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Published byFernanda Hanford Modified over 4 years ago

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THE WELL ORDERING PROPERTY Definition: Let B be a set of integers. An integer m is called a least element of B if m is an element of B, and for every x in B, m x. Example: 3 is a least element of the set {4,3,5,11}. Example: Let A be the set of all positive odd integers. Then 1 is a least element of A. Example: Let U be the set of all odd integers. Then U has no least element. The proof is left as an informal exercise.

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WELL ORDERING The Well Ordering Property: Let B be a non empty set of integers such that there exists an integer b such that every element x of B satisfies b < x. Then there exists a least element of B. Therefore, in particular: If B is a non empty set of non negative integers then there exists a least element in B.

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WELL ORDERING An Application of the Well Ordering Property: A Proof of the Existence Part of the Division Algorithm: For every integer a and positive integer d there exist integers q and r such that 0 r<d and a = qd + r.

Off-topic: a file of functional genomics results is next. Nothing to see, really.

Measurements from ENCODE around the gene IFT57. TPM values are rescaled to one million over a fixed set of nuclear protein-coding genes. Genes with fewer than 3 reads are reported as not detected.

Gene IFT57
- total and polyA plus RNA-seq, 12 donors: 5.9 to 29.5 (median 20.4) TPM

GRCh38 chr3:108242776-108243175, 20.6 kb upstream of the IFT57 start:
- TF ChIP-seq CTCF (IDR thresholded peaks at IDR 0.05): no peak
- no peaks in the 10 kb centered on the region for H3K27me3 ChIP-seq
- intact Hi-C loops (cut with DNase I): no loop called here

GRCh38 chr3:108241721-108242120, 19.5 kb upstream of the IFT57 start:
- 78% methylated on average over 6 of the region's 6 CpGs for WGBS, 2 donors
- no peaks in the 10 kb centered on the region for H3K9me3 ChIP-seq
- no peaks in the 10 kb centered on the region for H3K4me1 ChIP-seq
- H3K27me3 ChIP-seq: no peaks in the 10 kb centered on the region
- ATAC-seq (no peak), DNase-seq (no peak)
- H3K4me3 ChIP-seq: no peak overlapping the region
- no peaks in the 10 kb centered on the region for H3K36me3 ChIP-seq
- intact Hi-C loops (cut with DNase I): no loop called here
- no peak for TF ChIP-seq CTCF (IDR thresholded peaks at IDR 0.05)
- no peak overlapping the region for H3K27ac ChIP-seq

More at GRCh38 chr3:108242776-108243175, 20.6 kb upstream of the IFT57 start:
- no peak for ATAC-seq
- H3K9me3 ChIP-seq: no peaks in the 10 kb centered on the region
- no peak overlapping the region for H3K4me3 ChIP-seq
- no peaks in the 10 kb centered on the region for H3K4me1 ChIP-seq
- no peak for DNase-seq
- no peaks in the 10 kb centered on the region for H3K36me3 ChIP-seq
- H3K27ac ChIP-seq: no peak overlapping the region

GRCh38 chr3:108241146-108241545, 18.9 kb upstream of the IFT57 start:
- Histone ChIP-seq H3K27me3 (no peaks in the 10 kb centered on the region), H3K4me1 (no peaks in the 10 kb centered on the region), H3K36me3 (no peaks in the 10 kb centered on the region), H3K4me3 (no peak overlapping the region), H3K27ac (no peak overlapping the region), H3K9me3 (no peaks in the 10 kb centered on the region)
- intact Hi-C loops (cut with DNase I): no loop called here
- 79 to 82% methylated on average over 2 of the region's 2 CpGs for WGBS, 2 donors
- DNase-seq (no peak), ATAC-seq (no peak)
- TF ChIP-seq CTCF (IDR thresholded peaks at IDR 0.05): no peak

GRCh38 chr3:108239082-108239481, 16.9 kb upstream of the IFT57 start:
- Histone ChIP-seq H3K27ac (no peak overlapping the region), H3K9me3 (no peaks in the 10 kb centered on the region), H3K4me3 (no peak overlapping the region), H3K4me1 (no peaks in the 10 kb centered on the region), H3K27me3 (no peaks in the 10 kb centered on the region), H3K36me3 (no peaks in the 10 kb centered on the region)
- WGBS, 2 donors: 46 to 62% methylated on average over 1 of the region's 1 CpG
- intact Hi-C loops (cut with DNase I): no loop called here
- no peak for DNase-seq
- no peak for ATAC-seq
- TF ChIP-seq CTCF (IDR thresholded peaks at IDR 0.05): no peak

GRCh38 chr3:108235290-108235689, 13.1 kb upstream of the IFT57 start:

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WELL ORDERING Proof: Let A be the set of all values a – kd for integers k, such that a – kd is non negative. We show that A is not empty: If a is non negative, let k=0. a-kd=a, and a is non negative. If a is negative, let k=a. a-kd=a-ad=a(1-d). (1-d) is not positive (since d is positive), and a is negative, so the product a(1-d) is non negative. By the well ordering property A has a least element. Let that least element be r = a – qd. So a = qd + r and 0 r. We claim that r<d. This claim can be proved by contradiction.

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WELL ORDERING Suppose that d r. Note that a = qd + r = qd + d + (r-d) = (q+1)d + r’ where r’ = (r-d) 0. Also r’ = r-d 0. So a – (q+1)d = r’ < r = a – qd, and a – (q+1)d = r’ 0. So a – (q+1)d is in A, and a – (q+1)d < a – qd – contradicting the fact that a – qd is the least element of A.

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